Today, I was supposed to be boarding a flight to Rome. Friday, I was supposed to be getting married in Santa Maria in Trastevere. No, my wedding was not canceled because of Coronavirus. It was canceled because my relationship came to a sudden end three months ago. I’m pragmatic though. I’m not the first person in the world to experience this and certainly not the last. So, I decided to do what I do best – project plan my grief – to step outside of my emotions and manage them the way that my family, friends, faith, science and therapists tell me I should…
- Don’t make any sudden decisions.
- Avoid contact with aforementioned ex.
- Give yourself space and forgiveness to feel your feelings.
- Focus on the things that make you fulfilled and whole.
The good news is that a global pandemic took care of steps 1 through 3. However, it brought step 4 to a screeching halt as travel is a large part of what brings me personal fulfillment – and right now I needed it more than ever. Within days of my breakup I was planning trips – Vancouver in April, Puglia in June, Oaxaca in October. I planned to fill the fiance-sized hole in my life with new experiences until I remembered that life is so much bigger than a bad breakup and that I could again feel fulfilled.
So what happens when the project plan doesn’t pan out? At first, I felt overwhelming anxiety. Next, I felt ashamed. As I lost my ability to travel, others lost their jobs, their health, and their stability. So I came to this question: should I feel guilty for grieving travel?
Pondering an answer led me to better understand why travel is so important to me and probably you too if you’re still reading. Travel challenges me…
- To try new foods.
- To learn new histories.
- To solve problems in foreign situations.
- To understand ways of living different than my own.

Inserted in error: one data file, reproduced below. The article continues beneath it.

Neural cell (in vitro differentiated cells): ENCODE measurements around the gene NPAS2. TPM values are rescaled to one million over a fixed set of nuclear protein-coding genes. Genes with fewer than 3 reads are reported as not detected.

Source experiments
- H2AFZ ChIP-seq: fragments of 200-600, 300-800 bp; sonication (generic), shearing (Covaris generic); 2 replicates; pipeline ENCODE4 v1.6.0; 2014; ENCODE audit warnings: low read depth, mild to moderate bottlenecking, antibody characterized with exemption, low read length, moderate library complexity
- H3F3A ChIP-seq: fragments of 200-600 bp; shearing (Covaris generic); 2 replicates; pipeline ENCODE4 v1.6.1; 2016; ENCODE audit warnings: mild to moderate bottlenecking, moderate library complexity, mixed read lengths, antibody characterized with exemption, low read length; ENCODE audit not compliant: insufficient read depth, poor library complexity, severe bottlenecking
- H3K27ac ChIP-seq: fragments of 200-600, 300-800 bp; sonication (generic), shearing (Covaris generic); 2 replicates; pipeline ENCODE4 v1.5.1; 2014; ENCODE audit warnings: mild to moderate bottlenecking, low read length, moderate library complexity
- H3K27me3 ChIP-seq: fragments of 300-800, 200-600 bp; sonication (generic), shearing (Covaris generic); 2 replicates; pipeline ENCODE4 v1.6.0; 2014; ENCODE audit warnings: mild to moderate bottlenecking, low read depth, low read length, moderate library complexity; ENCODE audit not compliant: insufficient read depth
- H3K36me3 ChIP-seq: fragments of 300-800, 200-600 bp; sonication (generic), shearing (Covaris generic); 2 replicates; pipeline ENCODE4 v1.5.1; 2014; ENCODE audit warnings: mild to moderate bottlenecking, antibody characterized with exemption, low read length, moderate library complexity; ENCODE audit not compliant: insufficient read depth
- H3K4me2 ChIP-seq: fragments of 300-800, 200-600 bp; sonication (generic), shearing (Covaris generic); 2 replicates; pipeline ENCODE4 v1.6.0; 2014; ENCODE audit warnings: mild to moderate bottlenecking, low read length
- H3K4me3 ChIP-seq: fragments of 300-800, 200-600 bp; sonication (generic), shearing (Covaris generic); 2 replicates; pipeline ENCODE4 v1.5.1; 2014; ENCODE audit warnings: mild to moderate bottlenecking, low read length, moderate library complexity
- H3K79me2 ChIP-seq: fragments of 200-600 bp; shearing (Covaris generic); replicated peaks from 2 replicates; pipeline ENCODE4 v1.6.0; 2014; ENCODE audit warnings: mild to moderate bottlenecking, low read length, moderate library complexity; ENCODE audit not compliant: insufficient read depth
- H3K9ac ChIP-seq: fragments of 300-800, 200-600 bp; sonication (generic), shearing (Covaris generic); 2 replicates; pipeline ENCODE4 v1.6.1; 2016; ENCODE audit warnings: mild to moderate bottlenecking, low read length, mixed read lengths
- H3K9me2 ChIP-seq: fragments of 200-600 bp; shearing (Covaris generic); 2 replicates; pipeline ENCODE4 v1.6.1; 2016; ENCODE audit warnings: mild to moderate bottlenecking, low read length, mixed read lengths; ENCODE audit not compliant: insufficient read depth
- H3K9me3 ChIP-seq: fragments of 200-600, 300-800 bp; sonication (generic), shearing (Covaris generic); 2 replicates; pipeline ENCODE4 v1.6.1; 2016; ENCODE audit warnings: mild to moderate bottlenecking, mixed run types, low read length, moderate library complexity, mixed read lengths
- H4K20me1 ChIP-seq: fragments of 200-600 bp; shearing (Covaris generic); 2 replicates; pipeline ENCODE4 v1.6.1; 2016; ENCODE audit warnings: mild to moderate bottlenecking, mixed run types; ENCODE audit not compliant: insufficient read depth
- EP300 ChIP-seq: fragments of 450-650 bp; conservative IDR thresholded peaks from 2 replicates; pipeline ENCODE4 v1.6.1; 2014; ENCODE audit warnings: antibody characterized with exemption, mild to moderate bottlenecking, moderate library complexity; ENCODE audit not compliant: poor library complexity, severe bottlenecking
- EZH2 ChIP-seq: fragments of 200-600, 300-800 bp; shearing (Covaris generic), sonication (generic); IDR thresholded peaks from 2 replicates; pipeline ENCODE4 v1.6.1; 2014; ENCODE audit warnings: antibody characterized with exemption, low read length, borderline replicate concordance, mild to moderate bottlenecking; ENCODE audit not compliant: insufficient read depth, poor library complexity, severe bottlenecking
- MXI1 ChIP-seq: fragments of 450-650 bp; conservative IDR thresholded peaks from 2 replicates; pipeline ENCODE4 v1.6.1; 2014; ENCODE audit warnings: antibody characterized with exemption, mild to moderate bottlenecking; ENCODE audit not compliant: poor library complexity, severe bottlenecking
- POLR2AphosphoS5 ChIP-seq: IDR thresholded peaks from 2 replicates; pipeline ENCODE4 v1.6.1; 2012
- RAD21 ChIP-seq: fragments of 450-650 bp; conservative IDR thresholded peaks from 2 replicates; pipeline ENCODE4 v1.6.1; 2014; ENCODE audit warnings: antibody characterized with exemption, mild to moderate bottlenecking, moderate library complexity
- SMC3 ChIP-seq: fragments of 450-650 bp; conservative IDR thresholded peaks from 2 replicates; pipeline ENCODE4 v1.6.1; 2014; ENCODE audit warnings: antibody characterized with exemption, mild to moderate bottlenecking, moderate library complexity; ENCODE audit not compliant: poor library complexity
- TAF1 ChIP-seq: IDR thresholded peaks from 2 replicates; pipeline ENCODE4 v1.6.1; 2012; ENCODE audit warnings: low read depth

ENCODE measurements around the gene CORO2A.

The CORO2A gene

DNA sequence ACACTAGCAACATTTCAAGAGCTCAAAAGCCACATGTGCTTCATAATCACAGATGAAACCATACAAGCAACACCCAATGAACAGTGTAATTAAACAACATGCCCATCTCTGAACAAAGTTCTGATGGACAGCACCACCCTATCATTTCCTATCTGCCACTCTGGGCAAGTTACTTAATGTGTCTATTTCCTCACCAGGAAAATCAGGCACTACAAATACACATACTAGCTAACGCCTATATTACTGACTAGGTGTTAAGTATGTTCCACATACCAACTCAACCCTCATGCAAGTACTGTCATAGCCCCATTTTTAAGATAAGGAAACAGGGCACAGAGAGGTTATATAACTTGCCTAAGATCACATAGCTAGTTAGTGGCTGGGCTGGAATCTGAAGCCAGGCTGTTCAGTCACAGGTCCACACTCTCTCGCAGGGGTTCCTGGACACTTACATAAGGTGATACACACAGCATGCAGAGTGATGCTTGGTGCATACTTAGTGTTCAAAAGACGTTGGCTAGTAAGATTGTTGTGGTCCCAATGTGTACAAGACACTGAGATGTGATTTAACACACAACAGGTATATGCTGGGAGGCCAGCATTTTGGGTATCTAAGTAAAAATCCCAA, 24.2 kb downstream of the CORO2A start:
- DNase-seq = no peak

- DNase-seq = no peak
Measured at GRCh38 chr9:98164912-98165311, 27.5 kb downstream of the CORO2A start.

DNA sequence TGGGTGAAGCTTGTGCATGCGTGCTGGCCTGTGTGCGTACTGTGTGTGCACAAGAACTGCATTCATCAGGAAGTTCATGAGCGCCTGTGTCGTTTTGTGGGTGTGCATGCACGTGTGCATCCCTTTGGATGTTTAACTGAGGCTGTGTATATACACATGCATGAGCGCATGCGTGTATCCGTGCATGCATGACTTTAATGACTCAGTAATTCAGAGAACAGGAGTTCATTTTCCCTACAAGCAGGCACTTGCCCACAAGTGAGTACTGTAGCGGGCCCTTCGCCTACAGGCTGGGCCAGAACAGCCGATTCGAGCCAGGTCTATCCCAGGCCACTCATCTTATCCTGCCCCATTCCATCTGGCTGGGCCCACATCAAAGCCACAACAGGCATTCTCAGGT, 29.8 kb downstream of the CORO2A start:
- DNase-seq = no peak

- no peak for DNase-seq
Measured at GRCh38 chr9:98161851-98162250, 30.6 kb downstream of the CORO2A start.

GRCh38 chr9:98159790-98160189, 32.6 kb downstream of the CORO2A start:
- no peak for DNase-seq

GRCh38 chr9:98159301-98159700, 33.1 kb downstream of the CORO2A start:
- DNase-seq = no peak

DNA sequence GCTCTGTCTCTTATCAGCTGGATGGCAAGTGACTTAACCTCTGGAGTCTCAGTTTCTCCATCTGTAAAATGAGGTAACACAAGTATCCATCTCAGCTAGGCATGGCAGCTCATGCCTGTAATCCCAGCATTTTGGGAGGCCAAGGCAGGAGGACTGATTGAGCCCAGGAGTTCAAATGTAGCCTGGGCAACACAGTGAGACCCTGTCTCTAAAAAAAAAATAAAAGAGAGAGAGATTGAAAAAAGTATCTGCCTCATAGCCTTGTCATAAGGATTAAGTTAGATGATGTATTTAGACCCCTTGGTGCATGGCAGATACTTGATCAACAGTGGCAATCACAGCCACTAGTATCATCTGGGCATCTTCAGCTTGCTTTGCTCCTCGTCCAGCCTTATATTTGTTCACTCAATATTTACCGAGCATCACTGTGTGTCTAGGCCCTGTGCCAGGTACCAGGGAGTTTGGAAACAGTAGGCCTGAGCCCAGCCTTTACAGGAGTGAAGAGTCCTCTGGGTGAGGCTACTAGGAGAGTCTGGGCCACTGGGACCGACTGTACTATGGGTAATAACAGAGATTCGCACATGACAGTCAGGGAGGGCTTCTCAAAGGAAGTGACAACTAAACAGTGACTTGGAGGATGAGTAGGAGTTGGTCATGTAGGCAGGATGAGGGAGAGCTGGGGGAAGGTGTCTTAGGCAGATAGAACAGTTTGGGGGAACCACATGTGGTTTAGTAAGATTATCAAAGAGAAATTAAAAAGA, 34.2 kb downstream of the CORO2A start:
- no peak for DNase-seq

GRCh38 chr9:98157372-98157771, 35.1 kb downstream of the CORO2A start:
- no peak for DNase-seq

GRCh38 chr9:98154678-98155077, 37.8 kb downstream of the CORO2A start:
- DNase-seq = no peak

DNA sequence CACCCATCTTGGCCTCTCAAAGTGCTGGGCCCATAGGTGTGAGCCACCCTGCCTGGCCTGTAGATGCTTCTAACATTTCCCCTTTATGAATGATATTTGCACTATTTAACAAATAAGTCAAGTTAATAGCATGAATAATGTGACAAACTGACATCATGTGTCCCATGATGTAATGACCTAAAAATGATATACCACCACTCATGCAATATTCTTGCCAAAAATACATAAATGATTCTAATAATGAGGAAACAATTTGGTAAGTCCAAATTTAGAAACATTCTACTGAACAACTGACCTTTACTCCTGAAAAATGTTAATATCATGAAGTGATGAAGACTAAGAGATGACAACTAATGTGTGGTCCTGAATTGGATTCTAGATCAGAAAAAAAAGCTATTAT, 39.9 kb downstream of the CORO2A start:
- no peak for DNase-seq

- To navigate, really navigate.
- To drive on lawless roads.
- To address a stranger using a foreign language.
- To open my mind to new perspectives.
- To empathize.
- And perhaps most challenging – to be truly present and at peace.
Ultimately – travel makes me better at being a human. But what is probably most human right now is understanding that not only is my travel grief ok, it is not unique. Coronavirus has made the world smaller than ever. Every person on the planet is grieving something in this exact moment. And so there has never been a better time to practice empathy for one another and remember that absolutely no one is suffering alone. And while we could probably always find someone who’s worse off, it doesn’t invalidate our feelings.
Many cling to the hope that soon they will be able to return to their life before Coronavirus. The life I was living before Coronavirus no longer exists. Two months ago, that thought made me gasp for air. While I would be lying if I said my chest didn’t feel tight at the thought now and again, I now primarily see that one bad breakup + one global pandemic has provided an incredible opportunity for a life reset. I can refocus on my values, practice gratitude, redefine my goals, start this very blog and of course – plan my next adventure. Most of us cannot change the situation we are in during this time. But we can change the person who comes out on the other side.
So where does this all leave me? It leaves me gainfully employed, healthy, and virtually surrounded by the support and love of family and friends. It leaves me thankful for the many blessings I do have, and more excited than ever to take my next flight. If you’ve made it with me to the end – I have a hunch that you’ll be hopping on the next possible flight as well. And when we arrive at our destination, we will be more grateful and more fulfilled by our ability to travel than ever before. Until then, it’s ok to miss it.